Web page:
5 Quick Tips for Better Tasting Coffee

coffeecupIf you’re a beginner to coffee making, it can often be confusing to wade through the wealth of information available online when it comes to making your coffee better. Every website or blog has their own methods, everybody you talk to has a different opinion. But there are a few core things which really matter when it comes to brewing better tasting coffee for yourself. Today I aim to share with you some of the things that will inevitably increase your enjoyment and make you a better coffee brewer.

Use Fresh Coffee

If you want the best tasting cup of coffee, freshness is perhaps the most important factor. If you’re somebody who drinks store bought coffee from a supermarket or a grocery store, it’s likely that the coffee has been sitting on the shelf for a couple of months at least. This is a huge no-no if you’re really serious about good tasting coffee. Coffee generally has a shelf life of somewhere around six weeks and if left any longer than that the good flavors will deteriorate from it quicker than you can say home brew. For the absolute best results you want to purchase the freshest beans possible. The absolute best place to purchase coffee beans from is a local roaster – do some research for roasters in your area and your taste buds will definitely thank you for it.

 

How You Grind the Beans is Important

There is an art to coffee grinding. For myself and many other coffee enthusiasts there is only one “proper” piece of equipment to use when grinding and that is a good, high quality conical burr grinder. The other popular type of grinder is known as a blade grinder and it’s generally agreed that these don’t touch burr grinders when it comes to making the finest coffee. You don’t have to break the bank for a decent burr grinder – a decent hand grinder can be purchased for around $50 – although for the best quality automatic burr grinders you could be looking to fork out a couple of hundred dollars at least.

 

Only Use Filtered Water

It’s a very simple tip, but it’s surprising how many people I know that don’t use filtered water to make their coffee. The taste of the water you use has EVERYTHING to do with the taste of the coffee and if you use poor quality water the funky tastes from it will absolutely still be detectable after the coffee is added. Use only well filtered water or bottled water as a suitable substitute.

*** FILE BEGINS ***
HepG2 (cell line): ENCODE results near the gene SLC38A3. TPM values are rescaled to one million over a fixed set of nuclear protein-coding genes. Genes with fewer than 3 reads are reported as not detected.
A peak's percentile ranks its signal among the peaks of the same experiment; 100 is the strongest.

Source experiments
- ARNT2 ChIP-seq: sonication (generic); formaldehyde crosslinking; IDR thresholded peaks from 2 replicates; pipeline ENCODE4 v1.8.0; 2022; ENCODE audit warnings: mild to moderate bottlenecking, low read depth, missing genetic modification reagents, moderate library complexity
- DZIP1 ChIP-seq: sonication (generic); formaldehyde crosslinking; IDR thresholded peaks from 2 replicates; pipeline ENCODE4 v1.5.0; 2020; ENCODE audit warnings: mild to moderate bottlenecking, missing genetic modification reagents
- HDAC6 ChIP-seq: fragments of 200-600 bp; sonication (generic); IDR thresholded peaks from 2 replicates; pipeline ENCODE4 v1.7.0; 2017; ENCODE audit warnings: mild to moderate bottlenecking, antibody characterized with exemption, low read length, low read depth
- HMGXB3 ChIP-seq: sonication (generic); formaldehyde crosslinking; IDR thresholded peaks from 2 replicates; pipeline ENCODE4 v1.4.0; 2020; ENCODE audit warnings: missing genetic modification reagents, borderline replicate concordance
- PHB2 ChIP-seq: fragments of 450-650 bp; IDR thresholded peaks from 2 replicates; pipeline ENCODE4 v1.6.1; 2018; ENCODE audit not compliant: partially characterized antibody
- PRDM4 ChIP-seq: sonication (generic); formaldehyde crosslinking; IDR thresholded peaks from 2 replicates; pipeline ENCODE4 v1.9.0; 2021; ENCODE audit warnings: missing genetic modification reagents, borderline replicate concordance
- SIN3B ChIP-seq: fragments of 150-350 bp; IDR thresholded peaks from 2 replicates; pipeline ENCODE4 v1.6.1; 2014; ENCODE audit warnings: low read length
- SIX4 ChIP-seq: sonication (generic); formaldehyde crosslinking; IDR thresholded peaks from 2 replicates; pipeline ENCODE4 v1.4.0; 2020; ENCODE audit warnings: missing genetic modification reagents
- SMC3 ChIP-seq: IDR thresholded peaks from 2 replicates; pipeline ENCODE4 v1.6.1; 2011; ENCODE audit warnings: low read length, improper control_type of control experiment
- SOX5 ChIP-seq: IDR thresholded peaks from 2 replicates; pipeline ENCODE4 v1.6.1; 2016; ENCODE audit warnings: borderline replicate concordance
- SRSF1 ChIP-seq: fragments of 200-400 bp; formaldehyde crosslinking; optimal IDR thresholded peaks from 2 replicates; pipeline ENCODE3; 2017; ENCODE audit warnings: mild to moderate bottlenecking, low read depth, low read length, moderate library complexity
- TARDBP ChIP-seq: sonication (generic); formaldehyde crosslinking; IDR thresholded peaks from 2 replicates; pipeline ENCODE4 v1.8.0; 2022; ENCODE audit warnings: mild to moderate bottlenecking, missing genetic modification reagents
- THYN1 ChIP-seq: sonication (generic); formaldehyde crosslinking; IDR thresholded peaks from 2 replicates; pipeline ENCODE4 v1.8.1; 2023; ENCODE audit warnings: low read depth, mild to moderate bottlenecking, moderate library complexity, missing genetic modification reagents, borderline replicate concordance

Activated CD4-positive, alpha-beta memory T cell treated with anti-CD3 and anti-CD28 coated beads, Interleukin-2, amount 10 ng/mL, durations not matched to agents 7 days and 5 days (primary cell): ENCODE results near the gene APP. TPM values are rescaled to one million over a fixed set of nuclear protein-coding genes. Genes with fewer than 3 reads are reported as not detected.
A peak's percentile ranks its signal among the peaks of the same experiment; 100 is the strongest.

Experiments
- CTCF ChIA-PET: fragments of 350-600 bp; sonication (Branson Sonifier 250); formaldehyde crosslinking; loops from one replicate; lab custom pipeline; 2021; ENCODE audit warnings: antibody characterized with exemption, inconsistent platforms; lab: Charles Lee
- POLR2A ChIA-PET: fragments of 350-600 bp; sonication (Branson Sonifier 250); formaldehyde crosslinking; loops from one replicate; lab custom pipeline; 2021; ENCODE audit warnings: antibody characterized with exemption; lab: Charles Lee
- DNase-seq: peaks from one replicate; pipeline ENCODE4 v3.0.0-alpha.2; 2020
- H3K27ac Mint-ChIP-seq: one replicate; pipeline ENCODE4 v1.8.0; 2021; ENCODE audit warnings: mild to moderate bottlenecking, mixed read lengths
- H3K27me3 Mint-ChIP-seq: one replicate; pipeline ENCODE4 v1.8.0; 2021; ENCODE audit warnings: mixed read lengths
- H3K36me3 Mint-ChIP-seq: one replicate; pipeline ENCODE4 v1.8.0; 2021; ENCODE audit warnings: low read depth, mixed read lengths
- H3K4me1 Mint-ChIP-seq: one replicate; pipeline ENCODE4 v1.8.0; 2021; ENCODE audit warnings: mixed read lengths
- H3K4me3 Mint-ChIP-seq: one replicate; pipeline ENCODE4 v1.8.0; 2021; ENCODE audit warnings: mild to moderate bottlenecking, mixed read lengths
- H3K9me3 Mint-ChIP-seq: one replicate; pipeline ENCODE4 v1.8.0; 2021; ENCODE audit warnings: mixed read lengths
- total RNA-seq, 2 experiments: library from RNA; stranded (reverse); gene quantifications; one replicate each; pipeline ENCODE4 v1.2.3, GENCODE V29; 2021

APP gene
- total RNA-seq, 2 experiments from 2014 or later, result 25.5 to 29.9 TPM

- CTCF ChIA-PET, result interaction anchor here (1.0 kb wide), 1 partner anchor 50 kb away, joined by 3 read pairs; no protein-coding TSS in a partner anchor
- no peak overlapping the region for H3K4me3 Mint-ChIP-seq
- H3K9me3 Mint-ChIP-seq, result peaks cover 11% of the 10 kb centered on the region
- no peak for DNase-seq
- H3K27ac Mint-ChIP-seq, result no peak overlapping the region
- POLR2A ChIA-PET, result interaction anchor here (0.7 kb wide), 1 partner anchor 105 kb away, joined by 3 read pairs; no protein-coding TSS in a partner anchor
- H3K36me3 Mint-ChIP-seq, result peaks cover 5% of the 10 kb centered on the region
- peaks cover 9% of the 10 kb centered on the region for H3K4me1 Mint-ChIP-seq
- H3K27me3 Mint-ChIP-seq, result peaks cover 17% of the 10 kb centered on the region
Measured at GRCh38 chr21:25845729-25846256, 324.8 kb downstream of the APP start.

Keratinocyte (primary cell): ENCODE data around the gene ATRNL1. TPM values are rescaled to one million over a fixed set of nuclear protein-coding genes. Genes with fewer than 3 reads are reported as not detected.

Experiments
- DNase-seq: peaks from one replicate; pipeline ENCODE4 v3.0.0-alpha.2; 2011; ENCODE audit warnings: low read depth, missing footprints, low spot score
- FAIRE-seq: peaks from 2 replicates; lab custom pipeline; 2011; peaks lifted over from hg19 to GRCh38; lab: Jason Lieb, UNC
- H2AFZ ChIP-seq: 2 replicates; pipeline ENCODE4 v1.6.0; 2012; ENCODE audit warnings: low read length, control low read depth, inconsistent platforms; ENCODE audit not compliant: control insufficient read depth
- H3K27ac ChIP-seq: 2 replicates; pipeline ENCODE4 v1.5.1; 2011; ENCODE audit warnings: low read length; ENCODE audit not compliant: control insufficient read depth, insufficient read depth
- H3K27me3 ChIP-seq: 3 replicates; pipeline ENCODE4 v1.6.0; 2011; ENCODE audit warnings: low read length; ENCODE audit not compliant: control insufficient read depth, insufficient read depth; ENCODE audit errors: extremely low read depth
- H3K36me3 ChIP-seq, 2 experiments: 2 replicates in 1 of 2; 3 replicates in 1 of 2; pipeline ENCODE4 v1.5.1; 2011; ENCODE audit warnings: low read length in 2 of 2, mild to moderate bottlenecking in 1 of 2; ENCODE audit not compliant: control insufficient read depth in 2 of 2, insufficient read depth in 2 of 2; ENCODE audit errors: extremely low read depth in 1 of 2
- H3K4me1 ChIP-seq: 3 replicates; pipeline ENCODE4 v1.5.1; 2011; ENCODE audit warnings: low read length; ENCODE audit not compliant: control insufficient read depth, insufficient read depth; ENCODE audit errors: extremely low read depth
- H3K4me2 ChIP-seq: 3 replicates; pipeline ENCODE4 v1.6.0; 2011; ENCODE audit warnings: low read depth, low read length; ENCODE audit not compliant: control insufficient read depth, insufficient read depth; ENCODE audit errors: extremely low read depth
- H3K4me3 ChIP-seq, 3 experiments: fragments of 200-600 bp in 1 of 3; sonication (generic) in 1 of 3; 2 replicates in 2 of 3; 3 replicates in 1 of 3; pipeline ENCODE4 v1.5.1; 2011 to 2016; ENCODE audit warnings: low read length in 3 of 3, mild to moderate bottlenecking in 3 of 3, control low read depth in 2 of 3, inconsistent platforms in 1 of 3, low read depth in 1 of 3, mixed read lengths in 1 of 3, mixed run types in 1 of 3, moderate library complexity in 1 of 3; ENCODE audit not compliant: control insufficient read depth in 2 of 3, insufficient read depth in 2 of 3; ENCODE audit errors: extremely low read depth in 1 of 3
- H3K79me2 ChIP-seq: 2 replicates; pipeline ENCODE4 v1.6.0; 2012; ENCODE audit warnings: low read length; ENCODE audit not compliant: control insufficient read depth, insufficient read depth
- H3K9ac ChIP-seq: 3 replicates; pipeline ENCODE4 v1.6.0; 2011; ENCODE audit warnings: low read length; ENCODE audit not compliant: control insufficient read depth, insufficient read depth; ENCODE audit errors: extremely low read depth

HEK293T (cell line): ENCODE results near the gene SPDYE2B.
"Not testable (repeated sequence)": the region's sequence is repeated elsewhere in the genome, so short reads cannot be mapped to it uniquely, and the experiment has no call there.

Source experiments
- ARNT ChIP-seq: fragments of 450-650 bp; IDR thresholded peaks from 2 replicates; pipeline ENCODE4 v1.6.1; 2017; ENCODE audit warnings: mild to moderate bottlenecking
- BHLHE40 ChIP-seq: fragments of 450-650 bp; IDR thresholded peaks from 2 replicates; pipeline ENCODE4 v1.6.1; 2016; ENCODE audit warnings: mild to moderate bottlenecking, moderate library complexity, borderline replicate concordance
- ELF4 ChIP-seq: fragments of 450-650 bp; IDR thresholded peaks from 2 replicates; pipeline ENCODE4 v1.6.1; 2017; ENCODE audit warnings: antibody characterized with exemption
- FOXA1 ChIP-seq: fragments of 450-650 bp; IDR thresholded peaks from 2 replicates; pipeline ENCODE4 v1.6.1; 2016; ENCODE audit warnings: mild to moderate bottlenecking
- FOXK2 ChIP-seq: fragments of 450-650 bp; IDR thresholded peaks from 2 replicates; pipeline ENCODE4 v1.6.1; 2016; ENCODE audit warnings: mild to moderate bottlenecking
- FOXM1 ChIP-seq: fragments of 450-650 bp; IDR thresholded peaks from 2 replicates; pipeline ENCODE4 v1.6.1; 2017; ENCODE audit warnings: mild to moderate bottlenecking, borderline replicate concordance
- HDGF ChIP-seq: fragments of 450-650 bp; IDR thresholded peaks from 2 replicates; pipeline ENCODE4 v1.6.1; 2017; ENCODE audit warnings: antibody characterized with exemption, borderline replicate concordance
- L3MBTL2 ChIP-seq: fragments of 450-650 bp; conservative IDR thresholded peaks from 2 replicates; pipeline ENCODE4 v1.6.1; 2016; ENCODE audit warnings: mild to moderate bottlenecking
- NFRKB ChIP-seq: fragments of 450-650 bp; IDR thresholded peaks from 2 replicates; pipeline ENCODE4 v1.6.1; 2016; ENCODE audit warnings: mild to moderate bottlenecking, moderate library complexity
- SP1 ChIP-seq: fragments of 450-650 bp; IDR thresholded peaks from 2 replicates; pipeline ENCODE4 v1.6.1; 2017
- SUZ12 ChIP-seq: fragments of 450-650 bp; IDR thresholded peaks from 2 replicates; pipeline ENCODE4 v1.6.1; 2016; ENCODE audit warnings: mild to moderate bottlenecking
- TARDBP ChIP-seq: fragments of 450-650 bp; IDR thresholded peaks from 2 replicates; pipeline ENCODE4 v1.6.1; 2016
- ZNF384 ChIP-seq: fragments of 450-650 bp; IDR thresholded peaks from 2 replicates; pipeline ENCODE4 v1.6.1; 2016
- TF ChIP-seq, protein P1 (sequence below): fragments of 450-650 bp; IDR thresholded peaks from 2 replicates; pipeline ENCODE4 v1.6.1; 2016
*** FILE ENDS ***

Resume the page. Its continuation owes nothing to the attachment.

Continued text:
Pre Infuse Your Coffee

Before you begin extraction, wet your coffee grounds first. This is a really useful tip and when I first discovered it so many years ago it really changed the way I drank coffee. A lot of my favorite coffee makers have a pre-infusion feature. Wetting the coffee first gives the extraction process a little head start and can really bring the flavor of the coffee to the forefront. You don’t have to use a lot – no more than 1oz – and it works wonders for bringing out extra little flavors that wouldn’t usually be present. As I mentioned, many modern coffee makers come with a function to do just this.

 

Get the Temperature Rightcoffeepour

A complaint from many people especially with some single serve coffee makers is that they simply don’t heat the water up enough when brewing. When you don’t get the temperature of your water right, your coffee suffers, and it’s something a lot of people will notice when they don’t notice anything else. You always want your coffee maker to be brewing at a consistent temperature of 195-205F and if it isn’t this could very well be the reason why you’re not satisfied with the coffee it produces. Extraction simply doesn’t work properly when the coffee maker is trying to brew at below this temperature and it results in a watery flavor with little of the essential oils and compounds which are vital in making coffee rich, full-bodied and delicious.

 

If you’re an experienced coffee drinker, you’ll undoubtedly know all of these things. A regular drinker wouldn’t dream of forgoing any of the tips mentioned on this list. However, if you’re new to the game hopefully you’ve learned a couple of useful things and I would strongly encourage you to go and put them into practice. One of the most fun things about coffee drinking is that as you experiment with different techniques and coffee types you’ll notice new flavor profiles and it really becomes enjoyable to pick them out and decide what it is you personally prefer.

As always, if you want more tips or just want to chat never hesitate to get in touch with me on my Contact page!

How to Use a French Press

Coffee made with a French press is one of the more traditional ways to brew coffee, and produces a wonderfully consistent rich flavor every time. The charm of the French press is that it’s a manual, electricity-free coffee maker that is very quick and delivers an outstanding cup of coffee.